Peder Quaal, one of the prominent and successful farmers of Ten Mile Lake township, Lac-qui-parle county, comes of Norwegian nativity, and is a worthy representative of the best traits of his race and blood. He was born on a farm in Trondhym, Norway, in 1844. His father was a farmer, who lived and died in his native land. Peder Quaal was the fifth member of a family of six children, and received such educational advantages as the times afforded. He spent his boyhood and youth in fishing, and in mastering the carpenter trade. As a young man he served his time in the army, and was then free to follow his own devices. In 1871 he came to the United States, and locating in Ishpeming, Michigan, for five years worked in the iron mines in that vicinity. Here he was married in 1872 to Miss Annie Bye. She was also born in Norway, and has proved in every way a helpful companion to her husband. They have had a family of ten children: Andrew, Mary, Olaf, Matilda, Crist, Rudolph, Severt, Anna, Petra and Adolph.
In 1876 Mr. Quaal brought his family to Lac-qui-parle county and settled on a preemption claim in section 1, Ten Mile Lake township. Here he put up a small house, 14x16 feet, and entered upon the development of his wild prairie land. For four years he used oxen in doing his farm work, and then got him some good horses. His nearest market town was Benson, thirty-seven miles away, and like other settlers of those early days he has remembrances of hard times and much suffering, the winter of 1880-81 being most vivid in his memory for its deep snows, its protracted cold, and the difficulty of securing needed provisions.
Mr. Quaal owns a farm of one hundred and forty-four acres, with good buildings and all the machinery the place requires. The grove, which is very thrifty, was planted by himself and was almost his first work on the place. He has some fruit trees and is generally well fixed.
Mr. Quaal is a Republican, and helped in the organization of the township, and was one of its first supervisors. He has also been on the town board.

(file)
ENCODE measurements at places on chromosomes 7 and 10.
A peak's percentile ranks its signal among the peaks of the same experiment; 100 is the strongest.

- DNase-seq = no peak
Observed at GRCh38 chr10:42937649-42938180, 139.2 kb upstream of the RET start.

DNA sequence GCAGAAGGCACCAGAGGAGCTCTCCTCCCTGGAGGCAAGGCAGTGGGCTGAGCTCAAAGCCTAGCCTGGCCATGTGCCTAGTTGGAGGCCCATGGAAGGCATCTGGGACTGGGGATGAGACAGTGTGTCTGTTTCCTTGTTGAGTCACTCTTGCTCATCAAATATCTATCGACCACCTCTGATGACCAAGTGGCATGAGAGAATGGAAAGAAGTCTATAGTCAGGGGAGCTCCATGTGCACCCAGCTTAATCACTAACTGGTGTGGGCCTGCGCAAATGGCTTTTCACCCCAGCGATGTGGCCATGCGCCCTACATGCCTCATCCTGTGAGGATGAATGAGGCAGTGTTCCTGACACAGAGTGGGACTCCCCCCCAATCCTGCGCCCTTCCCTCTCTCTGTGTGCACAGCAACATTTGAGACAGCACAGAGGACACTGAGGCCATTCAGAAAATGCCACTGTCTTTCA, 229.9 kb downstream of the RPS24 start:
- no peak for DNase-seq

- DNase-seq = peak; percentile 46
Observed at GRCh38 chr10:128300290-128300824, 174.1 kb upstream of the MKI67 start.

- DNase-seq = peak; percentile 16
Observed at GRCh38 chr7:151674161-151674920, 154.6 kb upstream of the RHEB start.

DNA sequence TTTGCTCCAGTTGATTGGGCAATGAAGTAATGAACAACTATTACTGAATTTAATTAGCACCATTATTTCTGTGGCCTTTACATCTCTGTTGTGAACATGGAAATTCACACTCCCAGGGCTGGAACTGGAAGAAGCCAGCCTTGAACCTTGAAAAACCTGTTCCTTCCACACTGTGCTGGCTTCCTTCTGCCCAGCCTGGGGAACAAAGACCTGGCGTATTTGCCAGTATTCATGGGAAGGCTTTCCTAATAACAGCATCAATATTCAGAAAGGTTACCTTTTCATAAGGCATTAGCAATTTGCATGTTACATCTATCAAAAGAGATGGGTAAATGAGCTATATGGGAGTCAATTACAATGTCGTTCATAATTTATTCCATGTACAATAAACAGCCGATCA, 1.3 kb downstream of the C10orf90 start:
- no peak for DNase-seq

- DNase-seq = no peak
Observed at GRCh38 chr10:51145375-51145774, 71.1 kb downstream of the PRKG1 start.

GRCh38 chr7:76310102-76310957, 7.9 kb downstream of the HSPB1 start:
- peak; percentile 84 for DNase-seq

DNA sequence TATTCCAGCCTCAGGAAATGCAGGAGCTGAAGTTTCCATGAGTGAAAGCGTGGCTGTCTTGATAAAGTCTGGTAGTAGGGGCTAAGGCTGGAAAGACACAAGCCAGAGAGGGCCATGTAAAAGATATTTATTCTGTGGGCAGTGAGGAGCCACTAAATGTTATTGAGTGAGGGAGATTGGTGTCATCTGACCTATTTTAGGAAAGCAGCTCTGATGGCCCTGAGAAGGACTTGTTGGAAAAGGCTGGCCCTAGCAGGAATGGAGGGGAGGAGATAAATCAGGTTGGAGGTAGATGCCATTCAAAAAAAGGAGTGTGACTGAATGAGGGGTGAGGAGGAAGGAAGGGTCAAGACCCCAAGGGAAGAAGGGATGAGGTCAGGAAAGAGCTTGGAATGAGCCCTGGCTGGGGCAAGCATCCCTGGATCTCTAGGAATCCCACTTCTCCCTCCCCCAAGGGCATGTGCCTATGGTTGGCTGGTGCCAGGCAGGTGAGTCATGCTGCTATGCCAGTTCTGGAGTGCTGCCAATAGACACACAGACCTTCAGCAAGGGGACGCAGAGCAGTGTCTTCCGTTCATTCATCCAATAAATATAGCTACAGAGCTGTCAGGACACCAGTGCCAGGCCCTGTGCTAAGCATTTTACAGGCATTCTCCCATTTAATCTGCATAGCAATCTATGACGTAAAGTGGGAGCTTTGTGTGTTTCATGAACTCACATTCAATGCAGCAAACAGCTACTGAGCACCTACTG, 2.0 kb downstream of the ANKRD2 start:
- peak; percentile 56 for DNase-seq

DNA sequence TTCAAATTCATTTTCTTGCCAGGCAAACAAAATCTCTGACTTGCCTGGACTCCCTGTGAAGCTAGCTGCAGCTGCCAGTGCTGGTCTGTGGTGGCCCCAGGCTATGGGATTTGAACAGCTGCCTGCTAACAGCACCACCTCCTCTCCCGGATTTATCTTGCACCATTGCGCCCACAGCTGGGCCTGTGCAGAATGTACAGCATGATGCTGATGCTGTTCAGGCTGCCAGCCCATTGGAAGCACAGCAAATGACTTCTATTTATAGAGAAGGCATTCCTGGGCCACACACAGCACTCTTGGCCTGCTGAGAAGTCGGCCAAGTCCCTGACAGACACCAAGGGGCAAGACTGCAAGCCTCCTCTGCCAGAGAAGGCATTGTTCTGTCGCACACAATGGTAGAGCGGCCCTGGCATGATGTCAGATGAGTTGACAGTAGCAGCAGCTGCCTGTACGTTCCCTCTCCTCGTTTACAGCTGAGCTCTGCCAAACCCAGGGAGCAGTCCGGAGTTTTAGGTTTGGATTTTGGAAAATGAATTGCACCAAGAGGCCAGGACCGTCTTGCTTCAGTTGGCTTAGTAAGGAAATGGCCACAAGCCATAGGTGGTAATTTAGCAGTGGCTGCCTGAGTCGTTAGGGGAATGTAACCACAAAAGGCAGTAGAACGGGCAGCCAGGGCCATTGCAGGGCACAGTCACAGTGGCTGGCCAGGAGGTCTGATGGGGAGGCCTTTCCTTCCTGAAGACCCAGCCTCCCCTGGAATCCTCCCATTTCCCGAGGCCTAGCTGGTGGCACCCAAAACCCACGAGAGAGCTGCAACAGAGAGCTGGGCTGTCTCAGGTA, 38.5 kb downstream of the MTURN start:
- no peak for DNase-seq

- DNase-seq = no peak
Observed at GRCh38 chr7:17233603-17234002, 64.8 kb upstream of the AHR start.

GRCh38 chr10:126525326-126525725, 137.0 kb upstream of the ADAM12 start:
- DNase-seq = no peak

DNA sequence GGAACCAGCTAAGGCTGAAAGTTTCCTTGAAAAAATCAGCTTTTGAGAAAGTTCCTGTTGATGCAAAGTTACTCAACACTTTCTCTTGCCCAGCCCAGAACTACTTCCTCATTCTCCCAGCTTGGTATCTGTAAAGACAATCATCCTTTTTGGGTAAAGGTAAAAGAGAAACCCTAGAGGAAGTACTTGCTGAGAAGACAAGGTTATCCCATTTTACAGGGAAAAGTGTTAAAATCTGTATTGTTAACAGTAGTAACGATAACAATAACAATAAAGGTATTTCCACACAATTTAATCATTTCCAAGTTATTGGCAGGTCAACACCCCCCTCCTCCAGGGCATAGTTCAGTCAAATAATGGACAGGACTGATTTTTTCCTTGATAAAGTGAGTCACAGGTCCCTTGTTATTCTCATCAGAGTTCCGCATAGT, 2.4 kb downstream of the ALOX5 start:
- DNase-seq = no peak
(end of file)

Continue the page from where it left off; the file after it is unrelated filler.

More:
From: Compendium of History and Biography of Central and Northern Minnesota (Chicago, Geo. A. Ogle & Co., 1904), page 346.
John P. Quist, who for nearly half a century has been identified with the agricultural interests of Chisago county, Minnesota, resides on his well improved estate in Chisago Lake township.
Mr. Quist was born in Sweden in 1836. He was reared in his native land and at the age of eighteen years came to America with his parents. His father, Pete Person, settled on the farm now occupied by our subject, in section 9 of Chisago Lake township, and they were among the first families of the locality. They lived in a dugout for three and a half years and then built a log house. They carried their supplies from Taylors Falls and Marine on their backs. Our subject remained at home and assisted his father until the death of the latter in 1892. The mother died in 1881. Our subject has since bought the land, and he has conducted farming thereon since the death of his father. He had two brothers who served in the Civil war. Mr. Quest [sic] is now the owner of one hundred and sixty acres of valuable land and cultivates about sixty acres, and devotes the rest of the farm to pasture, meadow, and timber. He has met with success in his farming operations and has erected a set of good buildings and built a comfortable rural home.
Mr. Quist was married in 1871 to Miss Mary Carlson. Mrs. Quist was born in Sweden and came to the United States about 1867. Five children have been born to Mr. and Mrs. Quist, namely: Charles, Hulda, Alma, Josie A., and Mary Alice. Mr. Quist takes an active part in local public affairs and has served as road overseer. He is a member of the Lutheran church. In political faith he is a Republican.
From: Compendium of History and Biography of Central and Northern Minnesota (Chicago, Geo. A. Ogle & Co., 1904), page 438.
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